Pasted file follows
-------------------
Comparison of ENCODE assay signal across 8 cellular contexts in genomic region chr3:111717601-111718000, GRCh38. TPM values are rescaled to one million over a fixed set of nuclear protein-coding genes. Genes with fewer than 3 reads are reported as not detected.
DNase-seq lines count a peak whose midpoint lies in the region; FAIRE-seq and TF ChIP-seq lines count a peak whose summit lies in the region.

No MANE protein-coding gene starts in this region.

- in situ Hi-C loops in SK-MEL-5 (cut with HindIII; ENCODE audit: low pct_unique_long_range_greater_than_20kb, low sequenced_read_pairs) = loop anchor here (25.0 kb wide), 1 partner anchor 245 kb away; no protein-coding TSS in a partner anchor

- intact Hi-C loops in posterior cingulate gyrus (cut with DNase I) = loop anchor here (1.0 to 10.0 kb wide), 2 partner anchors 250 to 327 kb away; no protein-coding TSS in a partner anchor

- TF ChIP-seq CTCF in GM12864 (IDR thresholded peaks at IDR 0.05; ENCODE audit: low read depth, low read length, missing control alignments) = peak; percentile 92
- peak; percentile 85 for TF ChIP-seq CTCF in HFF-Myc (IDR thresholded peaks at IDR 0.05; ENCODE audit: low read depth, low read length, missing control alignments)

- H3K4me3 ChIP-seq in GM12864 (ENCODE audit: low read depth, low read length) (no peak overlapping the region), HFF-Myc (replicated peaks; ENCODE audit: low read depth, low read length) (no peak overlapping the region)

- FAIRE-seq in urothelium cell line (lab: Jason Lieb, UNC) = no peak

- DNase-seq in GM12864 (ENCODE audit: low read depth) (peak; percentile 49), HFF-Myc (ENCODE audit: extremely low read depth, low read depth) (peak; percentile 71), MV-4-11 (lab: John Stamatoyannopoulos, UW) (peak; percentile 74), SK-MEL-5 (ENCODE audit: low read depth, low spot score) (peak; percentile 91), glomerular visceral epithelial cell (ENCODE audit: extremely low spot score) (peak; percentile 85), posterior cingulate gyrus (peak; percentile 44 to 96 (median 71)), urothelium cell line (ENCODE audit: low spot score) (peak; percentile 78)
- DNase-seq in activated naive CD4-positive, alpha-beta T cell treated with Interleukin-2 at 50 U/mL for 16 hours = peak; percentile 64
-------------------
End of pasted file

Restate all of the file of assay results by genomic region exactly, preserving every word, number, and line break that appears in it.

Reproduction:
Comparison of ENCODE assay signal across 8 cellular contexts in genomic region chr3:111717601-111718000, GRCh38. TPM values are rescaled to one million over a fixed set of nuclear protein-coding genes. Genes with fewer than 3 reads are reported as not detected.
DNase-seq lines count a peak whose midpoint lies in the region; FAIRE-seq and TF ChIP-seq lines count a peak whose summit lies in the region.

No MANE protein-coding gene starts in this region.

- in situ Hi-C loops in SK-MEL-5 (cut with HindIII; ENCODE audit: low pct_unique_long_range_greater_than_20kb, low sequenced_read_pairs) = loop anchor here (25.0 kb wide), 1 partner anchor 245 kb away; no protein-coding TSS in a partner anchor

- intact Hi-C loops in posterior cingulate gyrus (cut with DNase I) = loop anchor here (1.0 to 10.0 kb wide), 2 partner anchors 250 to 327 kb away; no protein-coding TSS in a partner anchor

- TF ChIP-seq CTCF in GM12864 (IDR thresholded peaks at IDR 0.05; ENCODE audit: low read depth, low read length, missing control alignments) = peak; percentile 92
- peak; percentile 85 for TF ChIP-seq CTCF in HFF-Myc (IDR thresholded peaks at IDR 0.05; ENCODE audit: low read depth, low read length, missing control alignments)

- H3K4me3 ChIP-seq in GM12864 (ENCODE audit: low read depth, low read length) (no peak overlapping the region), HFF-Myc (replicated peaks; ENCODE audit: low read depth, low read length) (no peak overlapping the region)

- FAIRE-seq in urothelium cell line (lab: Jason Lieb, UNC) = no peak

- DNase-seq in GM12864 (ENCODE audit: low read depth) (peak; percentile 49), HFF-Myc (ENCODE audit: extremely low read depth, low read depth) (peak; percentile 71), MV-4-11 (lab: John Stamatoyannopoulos, UW) (peak; percentile 74), SK-MEL-5 (ENCODE audit: low read depth, low spot score) (peak; percentile 91), glomerular visceral epithelial cell (ENCODE audit: extremely low spot score) (peak; percentile 85), posterior cingulate gyrus (peak; percentile 44 to 96 (median 71)), urothelium cell line (ENCODE audit: low spot score) (peak; percentile 78)
- DNase-seq in activated naive CD4-positive, alpha-beta T cell treated with Interleukin-2 at 50 U/mL for 16 hours = peak; percentile 64